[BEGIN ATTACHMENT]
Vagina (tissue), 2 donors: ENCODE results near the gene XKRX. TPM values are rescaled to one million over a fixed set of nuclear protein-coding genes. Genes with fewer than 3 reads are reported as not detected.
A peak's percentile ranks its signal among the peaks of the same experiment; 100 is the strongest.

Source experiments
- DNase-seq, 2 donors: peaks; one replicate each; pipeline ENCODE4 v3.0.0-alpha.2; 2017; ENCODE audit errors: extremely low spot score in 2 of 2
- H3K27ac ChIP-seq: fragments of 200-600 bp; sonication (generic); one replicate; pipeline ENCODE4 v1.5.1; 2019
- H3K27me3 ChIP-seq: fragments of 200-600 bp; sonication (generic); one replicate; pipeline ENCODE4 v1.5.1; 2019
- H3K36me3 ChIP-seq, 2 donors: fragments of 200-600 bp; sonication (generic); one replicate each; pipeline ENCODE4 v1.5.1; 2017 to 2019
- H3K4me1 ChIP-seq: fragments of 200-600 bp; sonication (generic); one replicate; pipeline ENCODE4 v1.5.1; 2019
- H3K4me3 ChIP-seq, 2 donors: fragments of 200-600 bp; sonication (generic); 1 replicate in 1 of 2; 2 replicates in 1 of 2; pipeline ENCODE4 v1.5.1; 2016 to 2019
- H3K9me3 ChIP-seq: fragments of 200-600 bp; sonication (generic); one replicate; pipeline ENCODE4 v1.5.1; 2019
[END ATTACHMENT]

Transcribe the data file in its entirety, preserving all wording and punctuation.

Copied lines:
Vagina (tissue), 2 donors: ENCODE results near the gene XKRX. TPM values are rescaled to one million over a fixed set of nuclear protein-coding genes. Genes with fewer than 3 reads are reported as not detected.
A peak's percentile ranks its signal among the peaks of the same experiment; 100 is the strongest.

Source experiments
- DNase-seq, 2 donors: peaks; one replicate each; pipeline ENCODE4 v3.0.0-alpha.2; 2017; ENCODE audit errors: extremely low spot score in 2 of 2
- H3K27ac ChIP-seq: fragments of 200-600 bp; sonication (generic); one replicate; pipeline ENCODE4 v1.5.1; 2019
- H3K27me3 ChIP-seq: fragments of 200-600 bp; sonication (generic); one replicate; pipeline ENCODE4 v1.5.1; 2019
- H3K36me3 ChIP-seq, 2 donors: fragments of 200-600 bp; sonication (generic); one replicate each; pipeline ENCODE4 v1.5.1; 2017 to 2019
- H3K4me1 ChIP-seq: fragments of 200-600 bp; sonication (generic); one replicate; pipeline ENCODE4 v1.5.1; 2019
- H3K4me3 ChIP-seq, 2 donors: fragments of 200-600 bp; sonication (generic); 1 replicate in 1 of 2; 2 replicates in 1 of 2; pipeline ENCODE4 v1.5.1; 2016 to 2019
- H3K9me3 ChIP-seq: fragments of 200-600 bp; sonication (generic); one replicate; pipeline ENCODE4 v1.5.1; 2019